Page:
Plaintiff, on the other hand, maintains that the standard set by section 64(3) of the Civil Practice Act (Ill. Rev. Stat. 1975, ch. 110, par. 64(3)) is inapplicable in the present case because the pertinent Uniform Commercial Code section (Ill. Rev. Stat. 1975, ch. 26, par. 3-307) establishes the requirements for recovery on a negotiable instrument such as the note in this case. Plaintiff contends that the presentation of evidence here satisfied the statutory requirements of section 3-307 and thus precluded a directed verdict for defendant at the close of plaintiff's case. We agree with Leopold.
• 1 The Uniform Commercial Code standards for establishing a prima facie case on a negotiable instrument take precedence over those in the Civil Practice Act simply because the Civil Practice Act says they do: "The provisions of this Act apply to all civil proceedings * * * except in * * * proceedings, both at law and equity, in which the procedure is regulated by separate statutes." (Emphasis added.) Ill. Rev. Stat. 1975, ch. 110, par. 1.
• 2 The standard applicable in the present case is that found in section 3-307(2) of the Uniform Commercial Code (Ill. Rev. Stat. 1975, ch. 26, par. 3-307(2)): "When signatures [on commercial paper] are admitted or established, production of the instrument entitles a holder to recover on it unless the defendant establishes a defense." It is apparent that plaintiff Leopold satisfied the statutory requirements; under section 1-201(20) (Ill. Rev. Stat. 1975, ch. 26, par. 1-201(20)), a "holder" is "a person who is in possession of * * * an instrument * * * issued or indorsed to him or to his order * * *." Herbert Leopold, the named payee on the instrument, personally instituted this action in 1976. The fact of his death and the court-appointed substitution of his executor does not alter the fact that he or his estate qualified as the holder of the instrument. In Telpner v. Hogan (1974), 17 Ill. App.3d 152, 308 N.E.2d 7, plaintiff Rose Telpner, legal representative of the estate of Louis Telpner, presented several notes bearing defendant's admitted signature and testified that they were in the decedent's possession when he died. The court there stated that "[a]t that point the plaintiff had established a prima facie case and, under the authority of section 3-307(2), the burden of proving any defense to enforcement of the instrument shifted to the defendant." 17 Ill. App.3d 152, 158, 308 N.E.2d 7, 11.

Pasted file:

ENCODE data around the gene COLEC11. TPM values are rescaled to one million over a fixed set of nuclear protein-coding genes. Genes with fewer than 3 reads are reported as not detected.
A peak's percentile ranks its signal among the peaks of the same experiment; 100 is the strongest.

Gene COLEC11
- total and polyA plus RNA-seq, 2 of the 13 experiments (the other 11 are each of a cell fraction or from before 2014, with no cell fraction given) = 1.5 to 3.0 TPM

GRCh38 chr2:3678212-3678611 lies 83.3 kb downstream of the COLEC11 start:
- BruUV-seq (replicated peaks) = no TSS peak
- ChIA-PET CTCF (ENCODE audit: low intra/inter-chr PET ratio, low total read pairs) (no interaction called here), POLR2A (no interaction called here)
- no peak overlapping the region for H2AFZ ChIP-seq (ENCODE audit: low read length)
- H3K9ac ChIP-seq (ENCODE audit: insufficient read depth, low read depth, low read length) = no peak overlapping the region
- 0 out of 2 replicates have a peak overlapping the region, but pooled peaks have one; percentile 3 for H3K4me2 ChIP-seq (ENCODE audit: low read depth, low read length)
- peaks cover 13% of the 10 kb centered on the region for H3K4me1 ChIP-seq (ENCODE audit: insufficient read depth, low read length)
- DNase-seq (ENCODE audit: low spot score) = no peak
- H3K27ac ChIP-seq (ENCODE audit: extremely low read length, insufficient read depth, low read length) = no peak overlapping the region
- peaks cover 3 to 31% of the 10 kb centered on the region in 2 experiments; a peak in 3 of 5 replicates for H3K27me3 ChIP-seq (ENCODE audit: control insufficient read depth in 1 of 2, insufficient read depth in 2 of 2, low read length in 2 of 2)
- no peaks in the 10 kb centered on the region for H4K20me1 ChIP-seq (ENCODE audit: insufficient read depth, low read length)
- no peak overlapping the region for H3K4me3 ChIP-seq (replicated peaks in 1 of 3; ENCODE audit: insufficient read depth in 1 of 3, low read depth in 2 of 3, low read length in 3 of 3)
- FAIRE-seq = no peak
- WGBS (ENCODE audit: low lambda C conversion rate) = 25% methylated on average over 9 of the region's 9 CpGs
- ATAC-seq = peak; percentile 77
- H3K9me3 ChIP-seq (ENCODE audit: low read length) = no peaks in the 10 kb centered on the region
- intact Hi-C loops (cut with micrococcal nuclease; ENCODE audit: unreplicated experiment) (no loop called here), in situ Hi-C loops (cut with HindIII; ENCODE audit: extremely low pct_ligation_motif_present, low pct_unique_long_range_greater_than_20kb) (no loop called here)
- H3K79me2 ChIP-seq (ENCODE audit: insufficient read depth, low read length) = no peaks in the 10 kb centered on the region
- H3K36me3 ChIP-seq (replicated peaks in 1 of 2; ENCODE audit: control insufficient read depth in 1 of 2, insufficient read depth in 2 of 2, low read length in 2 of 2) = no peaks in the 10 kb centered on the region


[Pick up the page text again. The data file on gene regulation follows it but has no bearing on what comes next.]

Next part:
• 3 Defendant Halleck claims that because the executor did not testify, it was never established that Leopold's estate was the holder of the note. Further, the attorney for Leopold's estate refused the court's invitation to have Marjorie Rosen, the executor, testify to establish her status as holder.
Defendant Halleck contends that the trial court correctly determined that a person claiming to be a holder must prove his status in court. We disagree. Not only does the pertinent case law as well as the statute clearly show that the possession of a negotiable note is prima facie evidence that the possessor is the owner (Schmoldt v. Chicago Stone Setting Co. (1941), 309 Ill. App. 377, 33 N.E.2d 182), but the named payee, Leopold himself, originally produced the note when filing this action. We find no merit in defendant Halleck's claim that Marjorie Rosen, executor, had to produce proof of her status as holder in order to fulfill the statutory requirements of section 3-307. Similarly, if the document on its face fulfills the requirements for negotiability set forth in section 3-104 of the Uniform Commercial Code (Ill. Rev. Stat. 1975, ch. 26, par. 3-104), it is prima facie a negotiable instrument. The necessity for proof of holder status, negotiability, consideration, or any other requirement arises only after the defense has presented some evidence challenging the efficacy of the instrument, the holder status of the possessor, or any other mandatory ...